• Giggles_FunsworthGiggles_Funsworth Paranoiac Bay Area SprawlRegistered User regular
    edited April 2012
    I just stopped posting in this thread because it became pretty obvious that the people who didn't have the social skills to network or doing like networking for moral or productivity reasons or what the fuck ever were going to keep going round and round in circles and it got boring. If I wanted to do that I got a friend on Facebook with Asperger's who's more'n happy to argue about anything under the sun.

    EDIT: To clarify, I am willing to take a nuanced pragmatic approach on most things, including the merits of Networking. Some people in this thread are not.

    Giggles_Funsworth on
  • chocoboliciouschocobolicious Registered User regular
    Lucid wrote: »
    Lucid wrote: »
    This is fine, and a valid approach to take. I'm wondering why you couldn't have phrased it this neutrally earlier instead of the previous somewhat hostile approach. I mean if the semantics debate that occured earlier did indeed signify a weak position, surely it shouldn't be too difficult to demonstrate how, instead of condemning(in a manner of sorts) those in the thread who were engaged in the conversation(on both sides). Is a friendly approach repulsive? It seems more cooperative and/or conducive to getting people to see things your way.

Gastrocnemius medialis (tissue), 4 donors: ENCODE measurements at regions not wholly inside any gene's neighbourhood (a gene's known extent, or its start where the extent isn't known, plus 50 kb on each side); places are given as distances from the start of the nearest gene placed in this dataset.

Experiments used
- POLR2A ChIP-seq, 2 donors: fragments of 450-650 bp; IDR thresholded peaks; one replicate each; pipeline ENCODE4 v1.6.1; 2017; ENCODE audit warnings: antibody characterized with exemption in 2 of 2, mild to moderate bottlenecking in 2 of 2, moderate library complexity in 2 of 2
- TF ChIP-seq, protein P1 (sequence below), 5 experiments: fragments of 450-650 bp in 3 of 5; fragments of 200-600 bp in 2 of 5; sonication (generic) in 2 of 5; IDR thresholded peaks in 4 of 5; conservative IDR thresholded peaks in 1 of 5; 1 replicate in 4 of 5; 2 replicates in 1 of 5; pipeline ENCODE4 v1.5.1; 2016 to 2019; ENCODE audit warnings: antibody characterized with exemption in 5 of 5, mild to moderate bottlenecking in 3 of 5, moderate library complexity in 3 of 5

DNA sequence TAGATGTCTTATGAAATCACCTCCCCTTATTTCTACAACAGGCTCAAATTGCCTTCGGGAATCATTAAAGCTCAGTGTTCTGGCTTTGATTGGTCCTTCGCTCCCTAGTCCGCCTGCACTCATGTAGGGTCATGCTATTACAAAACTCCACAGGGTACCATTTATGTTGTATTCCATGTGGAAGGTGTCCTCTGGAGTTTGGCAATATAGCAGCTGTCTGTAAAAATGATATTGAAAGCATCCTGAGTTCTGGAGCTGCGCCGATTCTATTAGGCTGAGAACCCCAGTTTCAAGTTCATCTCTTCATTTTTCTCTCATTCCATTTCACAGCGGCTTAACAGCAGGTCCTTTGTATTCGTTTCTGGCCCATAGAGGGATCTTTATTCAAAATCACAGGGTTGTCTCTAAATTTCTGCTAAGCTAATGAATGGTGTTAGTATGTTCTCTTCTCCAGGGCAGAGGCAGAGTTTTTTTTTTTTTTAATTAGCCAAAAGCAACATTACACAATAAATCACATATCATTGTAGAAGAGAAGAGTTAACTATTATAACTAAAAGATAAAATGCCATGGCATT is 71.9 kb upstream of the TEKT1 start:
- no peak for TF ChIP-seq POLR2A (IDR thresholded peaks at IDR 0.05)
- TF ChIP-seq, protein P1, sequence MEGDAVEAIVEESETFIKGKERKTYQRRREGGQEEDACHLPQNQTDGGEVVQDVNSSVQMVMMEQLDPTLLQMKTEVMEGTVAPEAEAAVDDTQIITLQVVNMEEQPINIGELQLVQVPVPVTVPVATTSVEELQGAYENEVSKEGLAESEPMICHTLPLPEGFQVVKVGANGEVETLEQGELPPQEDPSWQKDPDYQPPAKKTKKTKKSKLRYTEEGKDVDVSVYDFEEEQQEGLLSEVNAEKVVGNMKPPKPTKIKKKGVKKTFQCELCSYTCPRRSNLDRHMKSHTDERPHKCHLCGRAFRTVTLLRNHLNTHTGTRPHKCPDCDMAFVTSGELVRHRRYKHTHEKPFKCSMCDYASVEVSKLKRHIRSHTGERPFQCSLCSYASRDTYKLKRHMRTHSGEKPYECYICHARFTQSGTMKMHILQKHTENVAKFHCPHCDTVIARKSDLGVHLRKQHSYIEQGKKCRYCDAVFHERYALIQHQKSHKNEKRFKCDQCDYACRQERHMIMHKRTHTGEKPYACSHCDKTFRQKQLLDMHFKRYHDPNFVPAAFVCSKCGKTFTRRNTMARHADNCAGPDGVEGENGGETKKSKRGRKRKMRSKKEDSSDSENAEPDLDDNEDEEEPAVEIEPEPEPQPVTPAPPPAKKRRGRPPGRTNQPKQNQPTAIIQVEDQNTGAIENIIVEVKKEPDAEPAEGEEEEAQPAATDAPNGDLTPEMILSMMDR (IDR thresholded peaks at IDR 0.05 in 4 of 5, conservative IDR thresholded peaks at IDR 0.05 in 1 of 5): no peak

This is based on the assumption that all sides are reasonable. A belief I admittedly don't hold, after seeing certain posters responses to things in this forum.

    My response wasn't really meant in hostility, either, simple cynical mirth at a thread about generations being bogged down by what I find to be one of the biggest weaknesses of the generation.

    I don't want to belabour this, but perhaps simply assuming that someone you disagree with(or who is following a discussion path you find uninteresting) is being absolutely unreasonable beyond the point of a friendly approach is something to think about. It at least speaks to a certain degree of arrogance if you honestly feel posters on this forum are so unreasonable they're beyond well mannered communication on your part. I mean, if you honestly have a theory of the current generation being bogged down by whatever, then how exactly is condescension going to make it any better? It's how people have behaved regarding the younger and less experienced forever. Certainly sharing your experience and knowledge in a positive, good natured manner would be more conducive to narrowing a (perceived)generational gap. This is assuming that the people you've criticized here are indeed younger and less knowledgeable than yourself, which you haven't really justified.